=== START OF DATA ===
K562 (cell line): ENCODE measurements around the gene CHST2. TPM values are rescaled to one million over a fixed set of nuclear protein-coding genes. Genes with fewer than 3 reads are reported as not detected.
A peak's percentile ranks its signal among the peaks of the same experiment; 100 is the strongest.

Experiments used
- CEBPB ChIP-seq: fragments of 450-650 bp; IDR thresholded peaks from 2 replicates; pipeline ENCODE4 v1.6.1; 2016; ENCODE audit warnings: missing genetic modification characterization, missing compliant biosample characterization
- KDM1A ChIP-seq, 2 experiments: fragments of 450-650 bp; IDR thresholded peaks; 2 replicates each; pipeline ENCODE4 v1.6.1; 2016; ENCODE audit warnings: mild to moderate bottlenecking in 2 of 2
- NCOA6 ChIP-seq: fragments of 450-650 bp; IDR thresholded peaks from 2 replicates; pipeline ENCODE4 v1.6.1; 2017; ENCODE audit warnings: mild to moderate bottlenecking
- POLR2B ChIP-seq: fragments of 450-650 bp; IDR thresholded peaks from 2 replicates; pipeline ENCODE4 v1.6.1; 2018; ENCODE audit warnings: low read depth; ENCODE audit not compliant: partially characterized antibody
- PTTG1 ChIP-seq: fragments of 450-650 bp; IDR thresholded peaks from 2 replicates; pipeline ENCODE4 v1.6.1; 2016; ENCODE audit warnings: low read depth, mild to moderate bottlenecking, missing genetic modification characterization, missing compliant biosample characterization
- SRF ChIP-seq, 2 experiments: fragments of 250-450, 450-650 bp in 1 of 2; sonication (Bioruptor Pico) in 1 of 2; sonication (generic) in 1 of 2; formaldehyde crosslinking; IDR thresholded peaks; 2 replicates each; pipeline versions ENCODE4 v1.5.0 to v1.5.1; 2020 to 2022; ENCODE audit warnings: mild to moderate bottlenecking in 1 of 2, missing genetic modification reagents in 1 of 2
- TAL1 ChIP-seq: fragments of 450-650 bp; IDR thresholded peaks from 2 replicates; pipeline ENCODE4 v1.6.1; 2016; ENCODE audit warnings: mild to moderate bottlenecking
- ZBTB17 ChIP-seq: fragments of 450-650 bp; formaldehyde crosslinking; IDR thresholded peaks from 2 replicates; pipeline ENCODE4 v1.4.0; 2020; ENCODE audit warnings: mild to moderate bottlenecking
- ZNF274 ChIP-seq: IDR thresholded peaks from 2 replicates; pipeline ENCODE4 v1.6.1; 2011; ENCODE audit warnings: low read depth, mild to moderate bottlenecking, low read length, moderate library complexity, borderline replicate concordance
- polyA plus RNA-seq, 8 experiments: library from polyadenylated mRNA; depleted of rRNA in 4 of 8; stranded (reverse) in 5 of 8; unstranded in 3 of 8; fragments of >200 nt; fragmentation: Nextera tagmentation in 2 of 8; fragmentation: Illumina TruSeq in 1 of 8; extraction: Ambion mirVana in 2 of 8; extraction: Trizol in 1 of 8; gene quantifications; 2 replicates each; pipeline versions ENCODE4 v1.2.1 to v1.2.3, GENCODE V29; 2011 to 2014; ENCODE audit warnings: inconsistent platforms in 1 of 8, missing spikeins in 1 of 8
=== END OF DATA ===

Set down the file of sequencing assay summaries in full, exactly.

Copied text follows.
K562 (cell line): ENCODE measurements around the gene CHST2. TPM values are rescaled to one million over a fixed set of nuclear protein-coding genes. Genes with fewer than 3 reads are reported as not detected.
A peak's percentile ranks its signal among the peaks of the same experiment; 100 is the strongest.

Experiments used
- CEBPB ChIP-seq: fragments of 450-650 bp; IDR thresholded peaks from 2 replicates; pipeline ENCODE4 v1.6.1; 2016; ENCODE audit warnings: missing genetic modification characterization, missing compliant biosample characterization
- KDM1A ChIP-seq, 2 experiments: fragments of 450-650 bp; IDR thresholded peaks; 2 replicates each; pipeline ENCODE4 v1.6.1; 2016; ENCODE audit warnings: mild to moderate bottlenecking in 2 of 2
- NCOA6 ChIP-seq: fragments of 450-650 bp; IDR thresholded peaks from 2 replicates; pipeline ENCODE4 v1.6.1; 2017; ENCODE audit warnings: mild to moderate bottlenecking
- POLR2B ChIP-seq: fragments of 450-650 bp; IDR thresholded peaks from 2 replicates; pipeline ENCODE4 v1.6.1; 2018; ENCODE audit warnings: low read depth; ENCODE audit not compliant: partially characterized antibody
- PTTG1 ChIP-seq: fragments of 450-650 bp; IDR thresholded peaks from 2 replicates; pipeline ENCODE4 v1.6.1; 2016; ENCODE audit warnings: low read depth, mild to moderate bottlenecking, missing genetic modification characterization, missing compliant biosample characterization
- SRF ChIP-seq, 2 experiments: fragments of 250-450, 450-650 bp in 1 of 2; sonication (Bioruptor Pico) in 1 of 2; sonication (generic) in 1 of 2; formaldehyde crosslinking; IDR thresholded peaks; 2 replicates each; pipeline versions ENCODE4 v1.5.0 to v1.5.1; 2020 to 2022; ENCODE audit warnings: mild to moderate bottlenecking in 1 of 2, missing genetic modification reagents in 1 of 2
- TAL1 ChIP-seq: fragments of 450-650 bp; IDR thresholded peaks from 2 replicates; pipeline ENCODE4 v1.6.1; 2016; ENCODE audit warnings: mild to moderate bottlenecking
- ZBTB17 ChIP-seq: fragments of 450-650 bp; formaldehyde crosslinking; IDR thresholded peaks from 2 replicates; pipeline ENCODE4 v1.4.0; 2020; ENCODE audit warnings: mild to moderate bottlenecking
- ZNF274 ChIP-seq: IDR thresholded peaks from 2 replicates; pipeline ENCODE4 v1.6.1; 2011; ENCODE audit warnings: low read depth, mild to moderate bottlenecking, low read length, moderate library complexity, borderline replicate concordance
- polyA plus RNA-seq, 8 experiments: library from polyadenylated mRNA; depleted of rRNA in 4 of 8; stranded (reverse) in 5 of 8; unstranded in 3 of 8; fragments of >200 nt; fragmentation: Nextera tagmentation in 2 of 8; fragmentation: Illumina TruSeq in 1 of 8; extraction: Ambion mirVana in 2 of 8; extraction: Trizol in 1 of 8; gene quantifications; 2 replicates each; pipeline versions ENCODE4 v1.2.1 to v1.2.3, GENCODE V29; 2011 to 2014; ENCODE audit warnings: inconsistent platforms in 1 of 8, missing spikeins in 1 of 8